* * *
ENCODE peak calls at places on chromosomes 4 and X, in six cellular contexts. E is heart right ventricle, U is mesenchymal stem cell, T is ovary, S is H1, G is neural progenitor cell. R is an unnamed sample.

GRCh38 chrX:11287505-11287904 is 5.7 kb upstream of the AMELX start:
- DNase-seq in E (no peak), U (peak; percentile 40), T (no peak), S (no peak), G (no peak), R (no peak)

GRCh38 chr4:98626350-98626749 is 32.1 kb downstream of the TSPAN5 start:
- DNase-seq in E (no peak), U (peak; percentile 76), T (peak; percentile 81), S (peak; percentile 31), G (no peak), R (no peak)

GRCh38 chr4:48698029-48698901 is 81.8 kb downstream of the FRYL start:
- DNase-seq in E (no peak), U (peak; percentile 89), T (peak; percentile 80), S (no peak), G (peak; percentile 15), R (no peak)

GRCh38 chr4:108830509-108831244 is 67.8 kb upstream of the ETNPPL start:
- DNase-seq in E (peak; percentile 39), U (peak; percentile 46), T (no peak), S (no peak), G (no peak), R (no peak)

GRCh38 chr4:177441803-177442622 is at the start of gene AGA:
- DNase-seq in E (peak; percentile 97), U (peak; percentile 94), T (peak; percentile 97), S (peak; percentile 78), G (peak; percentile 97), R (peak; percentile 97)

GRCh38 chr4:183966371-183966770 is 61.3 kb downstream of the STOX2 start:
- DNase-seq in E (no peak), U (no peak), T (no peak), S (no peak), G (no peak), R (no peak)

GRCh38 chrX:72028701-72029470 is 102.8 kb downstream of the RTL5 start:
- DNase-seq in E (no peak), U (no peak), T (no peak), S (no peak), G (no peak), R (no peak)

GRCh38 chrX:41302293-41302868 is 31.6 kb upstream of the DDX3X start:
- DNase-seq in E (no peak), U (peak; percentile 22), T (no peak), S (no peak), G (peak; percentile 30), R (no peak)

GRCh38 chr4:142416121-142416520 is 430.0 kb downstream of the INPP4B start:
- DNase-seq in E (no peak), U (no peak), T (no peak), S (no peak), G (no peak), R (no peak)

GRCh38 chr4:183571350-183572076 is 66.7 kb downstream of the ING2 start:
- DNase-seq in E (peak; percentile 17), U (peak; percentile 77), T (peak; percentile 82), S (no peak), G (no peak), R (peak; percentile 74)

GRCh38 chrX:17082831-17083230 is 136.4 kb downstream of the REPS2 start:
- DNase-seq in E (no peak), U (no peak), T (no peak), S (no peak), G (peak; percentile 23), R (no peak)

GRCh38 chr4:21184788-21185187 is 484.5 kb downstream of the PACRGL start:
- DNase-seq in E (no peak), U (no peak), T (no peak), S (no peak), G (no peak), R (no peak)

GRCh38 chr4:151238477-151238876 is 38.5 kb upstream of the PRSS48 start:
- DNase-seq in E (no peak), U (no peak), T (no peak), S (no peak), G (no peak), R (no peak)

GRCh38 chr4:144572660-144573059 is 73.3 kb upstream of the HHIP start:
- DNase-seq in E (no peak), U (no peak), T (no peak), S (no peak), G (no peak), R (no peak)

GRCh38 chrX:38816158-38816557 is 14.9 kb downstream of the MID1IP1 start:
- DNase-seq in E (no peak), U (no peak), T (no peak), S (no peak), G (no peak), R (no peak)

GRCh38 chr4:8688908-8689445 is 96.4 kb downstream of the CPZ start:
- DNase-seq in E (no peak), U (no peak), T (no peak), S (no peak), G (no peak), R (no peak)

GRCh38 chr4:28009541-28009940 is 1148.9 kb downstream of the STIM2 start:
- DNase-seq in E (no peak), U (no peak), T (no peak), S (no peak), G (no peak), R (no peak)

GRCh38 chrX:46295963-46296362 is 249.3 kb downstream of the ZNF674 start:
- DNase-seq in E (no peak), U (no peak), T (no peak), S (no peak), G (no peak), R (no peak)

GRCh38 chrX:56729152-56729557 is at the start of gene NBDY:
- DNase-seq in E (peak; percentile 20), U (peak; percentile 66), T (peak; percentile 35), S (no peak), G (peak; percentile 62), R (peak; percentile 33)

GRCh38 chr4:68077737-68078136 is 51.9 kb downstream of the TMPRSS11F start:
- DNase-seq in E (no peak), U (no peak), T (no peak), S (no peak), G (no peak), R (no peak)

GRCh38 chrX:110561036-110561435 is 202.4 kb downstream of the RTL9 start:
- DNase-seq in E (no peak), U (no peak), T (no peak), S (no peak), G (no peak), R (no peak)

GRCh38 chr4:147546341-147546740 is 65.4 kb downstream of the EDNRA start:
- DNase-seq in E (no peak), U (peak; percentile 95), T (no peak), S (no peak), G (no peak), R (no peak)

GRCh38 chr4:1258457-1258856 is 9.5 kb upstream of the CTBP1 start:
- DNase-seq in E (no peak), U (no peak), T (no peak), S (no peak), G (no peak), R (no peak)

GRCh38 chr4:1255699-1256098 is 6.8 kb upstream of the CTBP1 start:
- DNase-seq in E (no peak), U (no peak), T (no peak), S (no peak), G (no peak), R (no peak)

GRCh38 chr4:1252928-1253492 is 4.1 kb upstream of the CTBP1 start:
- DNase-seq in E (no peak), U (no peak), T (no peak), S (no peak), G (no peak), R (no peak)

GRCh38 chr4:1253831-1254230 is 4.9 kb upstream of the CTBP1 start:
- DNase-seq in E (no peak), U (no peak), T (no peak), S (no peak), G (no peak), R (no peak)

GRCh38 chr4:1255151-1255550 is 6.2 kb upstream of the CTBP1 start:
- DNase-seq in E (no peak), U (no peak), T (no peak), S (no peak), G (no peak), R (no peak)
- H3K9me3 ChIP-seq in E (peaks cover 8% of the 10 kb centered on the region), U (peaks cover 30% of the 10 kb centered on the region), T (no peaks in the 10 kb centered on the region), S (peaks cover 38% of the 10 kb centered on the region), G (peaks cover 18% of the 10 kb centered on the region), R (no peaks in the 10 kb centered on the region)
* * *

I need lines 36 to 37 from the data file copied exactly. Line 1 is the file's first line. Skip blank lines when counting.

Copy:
GRCh38 chrX:46295963-46296362 is 249.3 kb downstream of the ZNF674 start:
- DNase-seq in E (no peak), U (no peak), T (no peak), S (no peak), G (no peak), R (no peak)